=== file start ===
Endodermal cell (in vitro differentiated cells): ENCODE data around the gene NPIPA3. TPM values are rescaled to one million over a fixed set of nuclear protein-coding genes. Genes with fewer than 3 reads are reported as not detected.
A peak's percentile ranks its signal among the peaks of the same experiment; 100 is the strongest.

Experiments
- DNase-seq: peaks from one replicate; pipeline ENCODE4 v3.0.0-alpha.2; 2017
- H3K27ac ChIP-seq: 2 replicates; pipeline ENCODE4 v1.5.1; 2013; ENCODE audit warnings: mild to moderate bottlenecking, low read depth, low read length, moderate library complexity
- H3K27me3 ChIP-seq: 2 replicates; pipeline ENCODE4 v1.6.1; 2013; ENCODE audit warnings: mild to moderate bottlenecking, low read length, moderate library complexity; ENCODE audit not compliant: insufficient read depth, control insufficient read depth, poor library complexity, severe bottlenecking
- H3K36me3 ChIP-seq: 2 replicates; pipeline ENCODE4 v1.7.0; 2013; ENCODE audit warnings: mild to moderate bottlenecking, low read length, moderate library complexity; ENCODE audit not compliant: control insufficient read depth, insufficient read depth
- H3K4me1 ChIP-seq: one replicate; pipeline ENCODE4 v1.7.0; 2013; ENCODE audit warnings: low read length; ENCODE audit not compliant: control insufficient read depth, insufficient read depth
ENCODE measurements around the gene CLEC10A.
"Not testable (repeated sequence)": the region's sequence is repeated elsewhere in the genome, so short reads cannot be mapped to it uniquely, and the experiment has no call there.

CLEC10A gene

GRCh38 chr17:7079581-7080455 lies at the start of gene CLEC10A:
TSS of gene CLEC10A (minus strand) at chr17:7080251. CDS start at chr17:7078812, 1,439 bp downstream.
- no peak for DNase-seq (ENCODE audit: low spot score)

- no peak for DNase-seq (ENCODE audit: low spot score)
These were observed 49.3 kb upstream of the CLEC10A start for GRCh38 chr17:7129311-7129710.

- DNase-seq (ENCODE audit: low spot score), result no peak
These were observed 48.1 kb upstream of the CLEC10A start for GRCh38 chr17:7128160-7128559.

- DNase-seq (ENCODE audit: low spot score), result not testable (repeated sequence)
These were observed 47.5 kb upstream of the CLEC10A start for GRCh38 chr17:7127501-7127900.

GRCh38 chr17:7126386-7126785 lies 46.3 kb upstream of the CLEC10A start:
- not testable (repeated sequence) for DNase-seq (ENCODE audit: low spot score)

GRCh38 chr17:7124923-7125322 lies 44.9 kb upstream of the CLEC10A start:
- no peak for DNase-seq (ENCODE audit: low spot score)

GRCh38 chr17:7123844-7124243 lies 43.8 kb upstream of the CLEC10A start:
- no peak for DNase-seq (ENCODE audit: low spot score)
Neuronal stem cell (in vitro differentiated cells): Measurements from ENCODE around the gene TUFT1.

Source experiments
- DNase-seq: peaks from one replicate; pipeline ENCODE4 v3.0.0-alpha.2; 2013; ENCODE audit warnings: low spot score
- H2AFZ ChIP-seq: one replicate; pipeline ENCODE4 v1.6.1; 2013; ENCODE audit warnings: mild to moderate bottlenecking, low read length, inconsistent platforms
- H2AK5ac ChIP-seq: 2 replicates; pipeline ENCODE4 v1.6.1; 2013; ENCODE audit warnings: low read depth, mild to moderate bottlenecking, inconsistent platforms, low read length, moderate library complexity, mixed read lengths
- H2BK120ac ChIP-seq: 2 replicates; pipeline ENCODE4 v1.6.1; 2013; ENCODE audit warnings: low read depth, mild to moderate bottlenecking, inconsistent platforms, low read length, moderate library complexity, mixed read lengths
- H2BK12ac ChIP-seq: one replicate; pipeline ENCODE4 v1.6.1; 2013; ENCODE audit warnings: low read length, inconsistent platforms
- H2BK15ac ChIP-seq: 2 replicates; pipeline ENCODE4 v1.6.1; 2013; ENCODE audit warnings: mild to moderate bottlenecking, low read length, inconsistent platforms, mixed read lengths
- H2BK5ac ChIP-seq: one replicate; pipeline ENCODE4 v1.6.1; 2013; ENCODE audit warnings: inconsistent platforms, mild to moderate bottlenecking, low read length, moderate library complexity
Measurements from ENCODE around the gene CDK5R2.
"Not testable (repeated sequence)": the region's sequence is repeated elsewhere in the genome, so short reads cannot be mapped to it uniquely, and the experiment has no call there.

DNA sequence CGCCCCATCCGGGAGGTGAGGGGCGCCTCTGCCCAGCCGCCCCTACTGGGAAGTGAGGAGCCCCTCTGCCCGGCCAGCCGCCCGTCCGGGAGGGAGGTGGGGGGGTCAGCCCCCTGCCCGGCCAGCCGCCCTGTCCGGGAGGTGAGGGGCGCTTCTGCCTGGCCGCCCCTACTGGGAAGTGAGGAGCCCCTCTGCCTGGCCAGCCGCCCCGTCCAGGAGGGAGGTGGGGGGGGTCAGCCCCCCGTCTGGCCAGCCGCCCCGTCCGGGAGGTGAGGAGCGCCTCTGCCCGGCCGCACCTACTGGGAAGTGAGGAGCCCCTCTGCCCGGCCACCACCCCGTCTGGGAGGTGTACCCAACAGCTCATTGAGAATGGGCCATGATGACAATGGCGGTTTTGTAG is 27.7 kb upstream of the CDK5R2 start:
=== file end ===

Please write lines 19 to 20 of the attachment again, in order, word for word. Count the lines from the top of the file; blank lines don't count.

- DNase-seq (ENCODE audit: low spot score), result not testable (repeated sequence)
These were observed 47.5 kb upstream of the CLEC10A start for GRCh38 chr17:7127501-7127900.